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Connected by the numbers

Facts drawn from (Dis)connected: How unseen links are putting us at risk

Prevalence
  • Nine in 10 Canadians have at least one risk factor for heart conditions, stroke or vascular cognitive impairment. 
  • One person dies in Canada every five minutes from heart conditions, stroke or vascular cognitive impairment. 
    • This outpaces other diseases; 13% more people die of heart conditions, stroke and vascular cognitive impairment than die from all cancers combined.
  • 91,524 people in Canada died of heart conditions, stroke or vascular cognitive impairment in 2016.
Hospitalizations – 2007-2017
  • 2.6 million hospitalizations in Canada between 2007 and 2017 involved people with at least one of: heart condition, stroke and/or vascular cognitive impairment 
  • More than one in 10 hospitalizations in Canada are for heart conditions, stroke and vascular cognitive impairment.
  • Of all people admitted to hospital with a heart condition, stroke or vascular cognitive impairment (1,515,256 people), 40% (or two out of five people – 620,143 people) were readmitted one or more times for a similar or new event.
    • Over 30% of people with heart valve disease returned to hospital for atrial fibrillation.
    • One-third of people with heart valve disease were previously in hospital for heart failure.
    • 21% of people with vascular cognitive impairment were previously in hospital for stroke.
  • One person in five had two hospital admissions for new heart- or stroke-related conditions and another one in five had three or more admissions for new heart- or stroke-related conditions.
  • And perhaps even more significantly, hospitalizations for these conditions are increasing. The greatest increases were for structural heart disease (50%), vascular cognitive impairment related conditions (35%) and heart failure (25%).
    • The aging population is contributing to this.
    • These conditions are manifesting at an earlier age, with a growing number of people in their 30s, 40s and 50s.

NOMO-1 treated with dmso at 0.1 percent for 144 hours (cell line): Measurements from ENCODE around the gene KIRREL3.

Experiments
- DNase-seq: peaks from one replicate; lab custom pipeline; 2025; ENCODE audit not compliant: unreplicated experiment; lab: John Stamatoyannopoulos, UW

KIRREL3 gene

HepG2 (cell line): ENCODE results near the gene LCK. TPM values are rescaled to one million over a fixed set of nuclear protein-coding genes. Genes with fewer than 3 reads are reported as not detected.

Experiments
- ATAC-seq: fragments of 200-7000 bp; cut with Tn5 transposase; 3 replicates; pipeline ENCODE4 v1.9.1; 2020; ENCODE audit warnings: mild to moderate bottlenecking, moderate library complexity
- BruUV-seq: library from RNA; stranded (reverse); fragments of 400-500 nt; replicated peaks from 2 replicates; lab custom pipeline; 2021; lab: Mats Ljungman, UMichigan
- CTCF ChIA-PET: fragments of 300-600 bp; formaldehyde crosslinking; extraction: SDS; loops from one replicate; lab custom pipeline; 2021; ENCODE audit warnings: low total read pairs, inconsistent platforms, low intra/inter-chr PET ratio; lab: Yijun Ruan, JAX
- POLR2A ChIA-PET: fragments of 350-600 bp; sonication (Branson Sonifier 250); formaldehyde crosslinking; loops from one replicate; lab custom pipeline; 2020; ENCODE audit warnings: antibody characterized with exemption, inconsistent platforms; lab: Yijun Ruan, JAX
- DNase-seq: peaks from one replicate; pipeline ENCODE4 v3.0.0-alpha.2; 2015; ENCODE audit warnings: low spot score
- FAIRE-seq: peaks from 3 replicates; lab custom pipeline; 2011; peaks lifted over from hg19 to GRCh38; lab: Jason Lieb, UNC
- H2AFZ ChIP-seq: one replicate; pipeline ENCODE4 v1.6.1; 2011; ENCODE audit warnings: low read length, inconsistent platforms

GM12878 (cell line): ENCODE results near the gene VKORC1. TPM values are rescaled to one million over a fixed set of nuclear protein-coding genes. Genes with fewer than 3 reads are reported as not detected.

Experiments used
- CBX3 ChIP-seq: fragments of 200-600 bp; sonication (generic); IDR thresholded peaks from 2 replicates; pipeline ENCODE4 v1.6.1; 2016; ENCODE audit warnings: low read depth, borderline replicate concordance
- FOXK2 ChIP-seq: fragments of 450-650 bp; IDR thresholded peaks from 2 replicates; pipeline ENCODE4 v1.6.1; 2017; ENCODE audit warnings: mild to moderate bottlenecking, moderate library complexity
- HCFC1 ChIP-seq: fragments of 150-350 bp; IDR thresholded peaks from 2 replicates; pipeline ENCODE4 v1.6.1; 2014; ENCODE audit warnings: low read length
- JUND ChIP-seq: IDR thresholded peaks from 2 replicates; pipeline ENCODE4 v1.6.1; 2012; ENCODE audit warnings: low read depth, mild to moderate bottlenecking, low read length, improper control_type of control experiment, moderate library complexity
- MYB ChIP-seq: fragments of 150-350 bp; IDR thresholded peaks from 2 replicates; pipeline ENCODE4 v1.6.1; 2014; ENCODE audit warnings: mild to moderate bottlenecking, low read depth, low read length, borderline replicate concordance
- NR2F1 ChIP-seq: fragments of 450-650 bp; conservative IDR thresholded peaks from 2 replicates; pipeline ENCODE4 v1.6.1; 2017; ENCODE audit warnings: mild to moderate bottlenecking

The impact of cognitive impairment
  • People with vascular cognitive impairment have up to a 68% increased risk of fatal stroke. 
  • People with stroke are 2.2 times more likely to experience vascular cognitive impairment.
  • People with heart failure are 2.6 times more likely to experience cognitive impairment. 
  • People with atrial fibrillation are 1.4 times more likely to experience vascular cognitive impairment.
  • People with valve disease have a 25% increased risk of vascular cognitive impairment.
  • Congenital heart disease may triple the risk of early onset vascular cognitive impairment (under age 65) and increase the risk of late onset vascular cognitive impairment by 30%.
Impact on women
  • Women with heart failure have a six-times increased risk of atrial fibrillation (Afib) — a 25% higher risk than men.
  • Women are disproportionately affected by stroke: 45% more women die of stroke than men in Canada, and because they live longer, more women live with the effects of stroke.
  • Women with heart valve disease have a three-times increased risk of Afib (50% higher risk than men).
  • In 2016, 12% more women than men died of heart conditions, stroke or vascular cognitive impairment. 
  • In 2016, twice as many women than men died of causes related to vascular cognitive impairment.
Cost
  • The burden of heart conditions, stroke and vascular cognitive impairment on the health care system is already immense. Cardiovascular disease alone is the most costly disease in Canada, totaling $21.2 billion in direct (medical) and indirect (lost earnings) costs.
  • Stroke costs the Canadian economy $3.6 billion a year in physician services, hospital costs, lost wages and decreased productivity.
  • The combined direct and indirect costs of dementia total $33 billion a year. This number will climb to $293 billion a year by 2040.

The inter-relationship of heart conditions, stroke and vascular cognitive impairment increases the economic impact. For example, the cost of caring for patients with stroke associated with Afib is significantly higher than the cost for those whose stroke was not caused by Afib.

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